– The wall works to isolate and dismember Arab communities around Jerusalem in 25 villages inhabited by 228,200 people. The wall turns these into five enclaves surrounded by walls, settler-only roads and settlements. Two enclaves are located to the north of Jerusalem, one of which includes the villages of Al-Jdeera, Jeep, Beir Nabala and Beit Hanina al-Balad. The other is slightly to the north-west and includes the villages of Tira, Beit Dqo, Beit Ijza, Biddu, Beit Oasa, Beit Surik, Qubeibe, Qutna, Um-Allahm, Beit Anan, Beit Liqya, Beit Sira and Beith Kherbtha Al-Mesbah. The eastern enclave includes Anata, Shufat Refugee Camp, As-salam suburb and Al-Zaeem; in the south-east the enclave includes Bethany, Abu Dis, East Sawahra and Sheikh Saad. Finally, the north-eastern enclave includes Ram and the suburb of Bareed. All of these make life very complicated for the residents and destroys social relationships that had existed between the villages and the Holy City.
In the north-west of Jerusalem, the wall isolates the village of Nabi Samuel and Al-khalail neighbourhood to its west; to the east, the wall meets the settlements’ streets to isolate the districts of Arab Alfahidat and Arab Jahalin east of Anata.
– Israel focuses on building barriers separating what it claims as its territory from the Palestinian people; in the north of the Holy City it built a wall in the area of Qalandiya in order to separate Jerusalem from Ramallah. To the east a concrete barrier has been erected along the Mount of Olives to split parts of Abu Dis and Bethany from Jerusalem. In the south, a wall and a moat separate Bethlehem from Jerusalem and also leads to the de facto annexation of a large part of the Palestinian municipal property, including Rachel’s Tomb located entirely within Bethlehem where it is surrounded by two refugee camps. This is in addition to building a wall around Kafr Aqb and the Kalandia refugee camp.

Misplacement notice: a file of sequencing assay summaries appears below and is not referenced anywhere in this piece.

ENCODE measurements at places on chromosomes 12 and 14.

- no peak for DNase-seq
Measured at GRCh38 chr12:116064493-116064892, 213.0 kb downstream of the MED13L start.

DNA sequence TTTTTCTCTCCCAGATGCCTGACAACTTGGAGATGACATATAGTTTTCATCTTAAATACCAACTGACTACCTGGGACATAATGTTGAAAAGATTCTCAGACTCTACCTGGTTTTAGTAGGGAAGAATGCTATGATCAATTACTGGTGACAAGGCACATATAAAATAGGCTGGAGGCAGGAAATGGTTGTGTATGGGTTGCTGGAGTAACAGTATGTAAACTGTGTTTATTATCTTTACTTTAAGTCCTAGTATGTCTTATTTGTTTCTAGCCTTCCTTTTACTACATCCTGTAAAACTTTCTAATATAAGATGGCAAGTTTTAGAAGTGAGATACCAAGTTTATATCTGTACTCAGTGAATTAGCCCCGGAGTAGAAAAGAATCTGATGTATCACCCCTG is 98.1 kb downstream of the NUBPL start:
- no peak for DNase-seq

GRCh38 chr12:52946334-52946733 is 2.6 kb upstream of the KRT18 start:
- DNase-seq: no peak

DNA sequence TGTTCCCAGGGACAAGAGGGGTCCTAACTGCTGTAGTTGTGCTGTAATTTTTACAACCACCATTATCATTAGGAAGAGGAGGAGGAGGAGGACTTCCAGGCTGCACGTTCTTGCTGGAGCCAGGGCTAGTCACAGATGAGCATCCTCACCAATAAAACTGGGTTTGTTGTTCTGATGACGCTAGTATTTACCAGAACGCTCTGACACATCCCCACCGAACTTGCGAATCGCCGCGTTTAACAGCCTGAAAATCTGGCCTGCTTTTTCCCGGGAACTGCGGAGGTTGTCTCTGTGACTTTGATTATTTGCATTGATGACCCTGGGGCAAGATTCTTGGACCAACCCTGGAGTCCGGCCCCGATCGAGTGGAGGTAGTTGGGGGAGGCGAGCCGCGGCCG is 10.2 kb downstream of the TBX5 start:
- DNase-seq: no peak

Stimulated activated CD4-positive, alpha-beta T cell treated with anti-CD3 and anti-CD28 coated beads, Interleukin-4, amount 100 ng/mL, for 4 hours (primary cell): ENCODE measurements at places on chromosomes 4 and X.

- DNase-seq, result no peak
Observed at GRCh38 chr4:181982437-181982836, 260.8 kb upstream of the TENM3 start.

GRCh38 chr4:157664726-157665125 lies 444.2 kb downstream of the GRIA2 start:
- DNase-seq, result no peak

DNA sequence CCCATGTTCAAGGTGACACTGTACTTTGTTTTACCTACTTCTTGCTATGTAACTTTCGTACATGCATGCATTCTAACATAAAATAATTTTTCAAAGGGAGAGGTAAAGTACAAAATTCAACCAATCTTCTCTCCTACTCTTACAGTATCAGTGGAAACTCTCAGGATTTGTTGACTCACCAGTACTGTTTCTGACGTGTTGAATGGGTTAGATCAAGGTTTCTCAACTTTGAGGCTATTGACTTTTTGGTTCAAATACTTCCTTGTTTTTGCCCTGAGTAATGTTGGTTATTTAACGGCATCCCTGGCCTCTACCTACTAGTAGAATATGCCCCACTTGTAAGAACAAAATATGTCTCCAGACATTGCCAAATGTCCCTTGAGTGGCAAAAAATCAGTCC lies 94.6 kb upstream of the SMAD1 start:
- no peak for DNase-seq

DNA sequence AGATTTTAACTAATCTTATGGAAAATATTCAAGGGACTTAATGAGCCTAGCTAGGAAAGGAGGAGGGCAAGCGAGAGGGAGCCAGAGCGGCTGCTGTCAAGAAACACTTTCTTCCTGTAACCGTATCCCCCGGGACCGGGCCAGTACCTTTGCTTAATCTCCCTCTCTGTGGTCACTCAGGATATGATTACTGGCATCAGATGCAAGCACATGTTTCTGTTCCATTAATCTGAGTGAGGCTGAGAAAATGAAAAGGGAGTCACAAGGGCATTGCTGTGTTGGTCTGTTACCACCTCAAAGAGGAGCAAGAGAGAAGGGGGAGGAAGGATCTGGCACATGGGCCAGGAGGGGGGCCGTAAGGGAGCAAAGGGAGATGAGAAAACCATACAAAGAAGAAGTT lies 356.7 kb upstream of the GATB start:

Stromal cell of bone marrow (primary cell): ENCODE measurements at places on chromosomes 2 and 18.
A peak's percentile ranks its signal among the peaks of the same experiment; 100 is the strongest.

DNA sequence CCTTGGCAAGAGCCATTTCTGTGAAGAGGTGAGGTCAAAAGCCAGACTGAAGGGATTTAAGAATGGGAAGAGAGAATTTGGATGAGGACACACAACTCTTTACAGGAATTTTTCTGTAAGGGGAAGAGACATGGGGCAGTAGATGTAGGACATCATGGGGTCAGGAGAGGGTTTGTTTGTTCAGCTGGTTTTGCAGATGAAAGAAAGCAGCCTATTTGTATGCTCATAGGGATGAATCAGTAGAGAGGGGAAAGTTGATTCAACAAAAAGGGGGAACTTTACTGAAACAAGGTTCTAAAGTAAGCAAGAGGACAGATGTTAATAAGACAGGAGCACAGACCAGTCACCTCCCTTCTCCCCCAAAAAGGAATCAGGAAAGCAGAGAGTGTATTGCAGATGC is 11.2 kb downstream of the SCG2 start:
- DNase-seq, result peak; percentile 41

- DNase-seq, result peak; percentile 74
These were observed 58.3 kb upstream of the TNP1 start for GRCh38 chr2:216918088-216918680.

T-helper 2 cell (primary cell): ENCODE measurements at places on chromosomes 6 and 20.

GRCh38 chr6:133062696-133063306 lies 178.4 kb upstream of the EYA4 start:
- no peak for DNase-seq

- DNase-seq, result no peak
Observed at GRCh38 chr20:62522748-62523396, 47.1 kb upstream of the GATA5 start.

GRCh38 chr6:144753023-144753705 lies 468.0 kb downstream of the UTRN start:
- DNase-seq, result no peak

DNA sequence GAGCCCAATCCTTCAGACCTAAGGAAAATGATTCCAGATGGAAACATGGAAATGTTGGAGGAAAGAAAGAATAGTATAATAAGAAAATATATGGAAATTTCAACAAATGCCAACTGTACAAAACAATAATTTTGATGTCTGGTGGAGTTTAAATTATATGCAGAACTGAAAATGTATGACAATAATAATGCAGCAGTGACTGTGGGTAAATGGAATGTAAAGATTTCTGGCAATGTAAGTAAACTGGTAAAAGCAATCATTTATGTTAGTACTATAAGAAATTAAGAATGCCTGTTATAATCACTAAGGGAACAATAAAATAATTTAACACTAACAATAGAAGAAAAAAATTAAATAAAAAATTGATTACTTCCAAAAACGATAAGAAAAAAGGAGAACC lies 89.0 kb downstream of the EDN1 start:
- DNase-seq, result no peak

The Palestinian population in the northern part of the Israeli municipality of Jerusalem hold Jerusalem residency cards but they do not benefit from municipal services, and the Qalandiya checkpoint limits their access into the city. Yet another wall is being built in order to separate these areas from the West Bank, effectively shutting the population inside a prison.
The impact of the wall on the economic situation in Jerusalem:
Over 35 years Palestinians have invested much money in the north of Jerusalem as a result of low taxes and easy access to building permits, leading to the revival of the commercial market and factories in the area. The separation wall came to hit these economic interests through the isolation of the producer from the consumer, in addition to the increase in the cost of manufactured items due to the time-consuming journeys arising from the barrier and check-points. This in turn led to an economic migration towards Ramallah and a programmed destruction of the economic base in the north of Jerusalem (the industrial area).
The effect of the wall on daily life in Jerusalem and the process of communication between people on both sides of the wall:
In a study for the Israeli Institute for Research on Jerusalem, it was found that the population density in the Arab area of the city was 2.3 persons per room, while in the Israeli sector; it was 1.1 persons per room. As a result of the migration of Arab Jerusalemites which is now taking place from the areas behind the wall to the Jerusalem area (for fear of losing their Jerusalem identity), which has reached 300 people a week, pressure on the geographical unit has increased. There is now a higher population density which reflects negatively on the overall social situation; for example, according to studies of the Islamic Courts, there is a high incidence of divorce, which in 2003 reached around 15% of all marriages. Another phenomenon is the high rent, around $700 dollars for an average residential unit of medium size and specifications. Also to be taken into account is the pressure on education and the universities and the rise in students dropping out in search of work.